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[July 2020] Slump, Chronic Fatigue, and Burnout Syndrome
Date 07-21-2020 11:08 Hit102
Slump, Chronic Fatigue, and Burnout Syndrome


Do you feel tired after waking up in the morning? Do you spend hours on the couch but still lack energy? Are you, perhaps, burned out?





Burnout Syndrome



According to the World Health Organization (WHO), burnout is not a medical condition but a common work-related syndrome caused by chronic and unmanaged stress that can adversely affect health. Among the symptoms listed by WHO were lack of energy, negative attitude/cynicism/psychological distancing from work, and decreased productivity. Other symptoms also include chronic fatigue, sleep disorder, performance decline, lack of concentration and forgetfulness, indecisiveness, lethargy, and social withdrawal. In severe cases, burnout may lead to depression.





Are You Burned Out? Do a Self-Check.



The main cause of burnout is the obsessive focus on work and long-time exposure to excessive, related stress without any defenses. A project you excitedly started may burn you out in the following order. Check out where you are.


▶ At first, you start with ambition and initiative. You are at your most creative and productive, and you are eager to prove your worth by excelling in this project. As such, you start working too hard.
▶ Not everything goes smoothly. Some days begin to feel especially longer than others. You feel tired, get headaches, and become alienated from personal life and other people. Soon, you begin to experience a drop in productivity.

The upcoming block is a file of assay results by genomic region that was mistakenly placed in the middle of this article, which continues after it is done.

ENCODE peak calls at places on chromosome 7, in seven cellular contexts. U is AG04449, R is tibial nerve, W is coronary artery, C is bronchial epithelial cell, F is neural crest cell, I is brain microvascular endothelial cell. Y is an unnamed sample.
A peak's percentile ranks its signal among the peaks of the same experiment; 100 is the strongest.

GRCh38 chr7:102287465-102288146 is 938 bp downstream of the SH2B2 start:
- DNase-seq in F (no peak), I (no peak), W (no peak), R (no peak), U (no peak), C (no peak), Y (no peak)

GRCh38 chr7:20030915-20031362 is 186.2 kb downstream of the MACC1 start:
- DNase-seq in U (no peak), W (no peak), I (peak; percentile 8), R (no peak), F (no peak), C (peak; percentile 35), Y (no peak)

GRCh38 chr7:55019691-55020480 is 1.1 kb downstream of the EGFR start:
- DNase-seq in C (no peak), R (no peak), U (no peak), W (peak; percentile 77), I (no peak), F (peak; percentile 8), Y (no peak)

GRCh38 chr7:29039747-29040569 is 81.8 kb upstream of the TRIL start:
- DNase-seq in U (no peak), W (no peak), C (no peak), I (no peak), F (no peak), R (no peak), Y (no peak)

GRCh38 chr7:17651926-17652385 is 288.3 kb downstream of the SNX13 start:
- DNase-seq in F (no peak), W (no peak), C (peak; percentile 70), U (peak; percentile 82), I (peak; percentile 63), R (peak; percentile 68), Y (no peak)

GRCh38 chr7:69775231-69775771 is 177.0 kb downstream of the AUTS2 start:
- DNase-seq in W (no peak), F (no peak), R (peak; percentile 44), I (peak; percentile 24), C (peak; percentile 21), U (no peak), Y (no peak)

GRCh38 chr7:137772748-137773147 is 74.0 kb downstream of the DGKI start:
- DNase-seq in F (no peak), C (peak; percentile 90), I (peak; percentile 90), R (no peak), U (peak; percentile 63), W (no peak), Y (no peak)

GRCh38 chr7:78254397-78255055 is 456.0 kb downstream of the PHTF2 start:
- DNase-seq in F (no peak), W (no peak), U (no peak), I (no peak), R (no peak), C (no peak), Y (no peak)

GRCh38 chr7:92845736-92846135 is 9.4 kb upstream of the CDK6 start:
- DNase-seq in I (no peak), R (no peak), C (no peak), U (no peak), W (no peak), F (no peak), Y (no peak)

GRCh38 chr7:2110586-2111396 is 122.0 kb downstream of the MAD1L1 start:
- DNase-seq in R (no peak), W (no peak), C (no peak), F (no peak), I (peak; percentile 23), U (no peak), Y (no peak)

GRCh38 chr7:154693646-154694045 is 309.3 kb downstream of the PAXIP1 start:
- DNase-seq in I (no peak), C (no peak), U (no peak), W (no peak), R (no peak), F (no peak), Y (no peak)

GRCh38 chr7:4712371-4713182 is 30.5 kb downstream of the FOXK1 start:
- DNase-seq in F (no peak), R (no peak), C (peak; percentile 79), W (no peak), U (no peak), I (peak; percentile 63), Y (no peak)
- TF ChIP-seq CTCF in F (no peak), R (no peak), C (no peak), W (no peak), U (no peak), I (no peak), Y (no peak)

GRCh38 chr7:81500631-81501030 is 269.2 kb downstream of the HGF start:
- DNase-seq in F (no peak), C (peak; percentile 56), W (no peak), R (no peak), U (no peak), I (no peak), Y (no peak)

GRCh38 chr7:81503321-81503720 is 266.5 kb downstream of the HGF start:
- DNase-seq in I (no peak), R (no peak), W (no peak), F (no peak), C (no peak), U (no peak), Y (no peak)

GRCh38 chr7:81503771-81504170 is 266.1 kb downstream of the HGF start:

▶ You constantly feel fatigued and stressed. Mornings become difficult to manage. As for work, you become cynical, apathetic, and intensely frustrated. As such, you find yourself making more mistakes than usual and feeling like avoiding people. At this point, it is critical to manage your stress.
▶ You develop chronic headaches and a sense of emptiness. Self-deprecation becomes common, and you excessively focus on work and life problems. Then, you avoid social interactions and personal relationships. You are now burned out.
▶ You can’t shake off both physical and mental chronic fatigue. Soon, you feel depressed and lethargic.






Overcoming Burnout



Prioritize yourself.

Prioritize things necessary for your health, pleasure, and loved ones. Make time to completely forget about work, and take vacations if necessary. Don’t worry about leaving your work unattended as there will always be someone who would step up. Leave work early. Rest and laugh more. Sleep better.


Get rid of stress factors at work.

Identify the thing that troubles you but that you cannot solve. Is it the workload, your superiors’ expectations, conflict with peers, or complaints from clients? Learn what you can’t control and what you should leave as is. What’s important to others may not be as important to you.


Ask others for help.

Actively seek out advice and help from superiors and colleagues who can give you professional help or lend a listening ear. Being stressed by yourself will not solve anything. Find someone you can connect with, and discuss your problem.